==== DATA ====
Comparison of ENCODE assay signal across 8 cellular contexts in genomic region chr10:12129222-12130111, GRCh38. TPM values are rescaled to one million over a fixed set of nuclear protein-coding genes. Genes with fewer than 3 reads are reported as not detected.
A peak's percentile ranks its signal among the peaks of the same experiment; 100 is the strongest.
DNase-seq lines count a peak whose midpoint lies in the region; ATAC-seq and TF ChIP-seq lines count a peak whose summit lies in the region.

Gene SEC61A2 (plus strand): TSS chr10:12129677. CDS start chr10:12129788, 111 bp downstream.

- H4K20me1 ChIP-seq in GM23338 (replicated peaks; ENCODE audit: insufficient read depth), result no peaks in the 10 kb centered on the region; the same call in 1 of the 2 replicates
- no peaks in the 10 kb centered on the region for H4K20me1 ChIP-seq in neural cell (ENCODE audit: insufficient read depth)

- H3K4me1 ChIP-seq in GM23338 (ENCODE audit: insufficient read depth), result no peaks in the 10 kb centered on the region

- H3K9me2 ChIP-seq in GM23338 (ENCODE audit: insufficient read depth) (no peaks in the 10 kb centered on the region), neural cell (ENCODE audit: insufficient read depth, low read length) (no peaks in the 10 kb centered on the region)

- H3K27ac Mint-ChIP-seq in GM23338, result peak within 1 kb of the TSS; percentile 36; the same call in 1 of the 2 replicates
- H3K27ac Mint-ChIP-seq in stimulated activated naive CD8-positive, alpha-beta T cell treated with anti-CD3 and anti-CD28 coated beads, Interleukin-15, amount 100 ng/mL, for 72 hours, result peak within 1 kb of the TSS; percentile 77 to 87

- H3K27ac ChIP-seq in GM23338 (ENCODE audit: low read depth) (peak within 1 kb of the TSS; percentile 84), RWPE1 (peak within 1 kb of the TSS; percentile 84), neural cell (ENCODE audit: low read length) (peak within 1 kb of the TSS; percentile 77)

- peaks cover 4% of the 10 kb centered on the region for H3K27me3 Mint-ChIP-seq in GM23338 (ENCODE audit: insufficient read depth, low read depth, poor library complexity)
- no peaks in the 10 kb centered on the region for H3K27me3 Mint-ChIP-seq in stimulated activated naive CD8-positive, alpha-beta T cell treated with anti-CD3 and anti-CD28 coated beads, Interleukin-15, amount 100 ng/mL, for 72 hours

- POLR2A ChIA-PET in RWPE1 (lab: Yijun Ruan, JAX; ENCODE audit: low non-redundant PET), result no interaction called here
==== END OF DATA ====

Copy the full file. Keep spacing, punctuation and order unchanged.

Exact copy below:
Comparison of ENCODE assay signal across 8 cellular contexts in genomic region chr10:12129222-12130111, GRCh38. TPM values are rescaled to one million over a fixed set of nuclear protein-coding genes. Genes with fewer than 3 reads are reported as not detected.
A peak's percentile ranks its signal among the peaks of the same experiment; 100 is the strongest.
DNase-seq lines count a peak whose midpoint lies in the region; ATAC-seq and TF ChIP-seq lines count a peak whose summit lies in the region.

Gene SEC61A2 (plus strand): TSS chr10:12129677. CDS start chr10:12129788, 111 bp downstream.

- H4K20me1 ChIP-seq in GM23338 (replicated peaks; ENCODE audit: insufficient read depth), result no peaks in the 10 kb centered on the region; the same call in 1 of the 2 replicates
- no peaks in the 10 kb centered on the region for H4K20me1 ChIP-seq in neural cell (ENCODE audit: insufficient read depth)

- H3K4me1 ChIP-seq in GM23338 (ENCODE audit: insufficient read depth), result no peaks in the 10 kb centered on the region

- H3K9me2 ChIP-seq in GM23338 (ENCODE audit: insufficient read depth) (no peaks in the 10 kb centered on the region), neural cell (ENCODE audit: insufficient read depth, low read length) (no peaks in the 10 kb centered on the region)

- H3K27ac Mint-ChIP-seq in GM23338, result peak within 1 kb of the TSS; percentile 36; the same call in 1 of the 2 replicates
- H3K27ac Mint-ChIP-seq in stimulated activated naive CD8-positive, alpha-beta T cell treated with anti-CD3 and anti-CD28 coated beads, Interleukin-15, amount 100 ng/mL, for 72 hours, result peak within 1 kb of the TSS; percentile 77 to 87

- H3K27ac ChIP-seq in GM23338 (ENCODE audit: low read depth) (peak within 1 kb of the TSS; percentile 84), RWPE1 (peak within 1 kb of the TSS; percentile 84), neural cell (ENCODE audit: low read length) (peak within 1 kb of the TSS; percentile 77)

- peaks cover 4% of the 10 kb centered on the region for H3K27me3 Mint-ChIP-seq in GM23338 (ENCODE audit: insufficient read depth, low read depth, poor library complexity)
- no peaks in the 10 kb centered on the region for H3K27me3 Mint-ChIP-seq in stimulated activated naive CD8-positive, alpha-beta T cell treated with anti-CD3 and anti-CD28 coated beads, Interleukin-15, amount 100 ng/mL, for 72 hours

- POLR2A ChIA-PET in RWPE1 (lab: Yijun Ruan, JAX; ENCODE audit: low non-redundant PET), result no interaction called here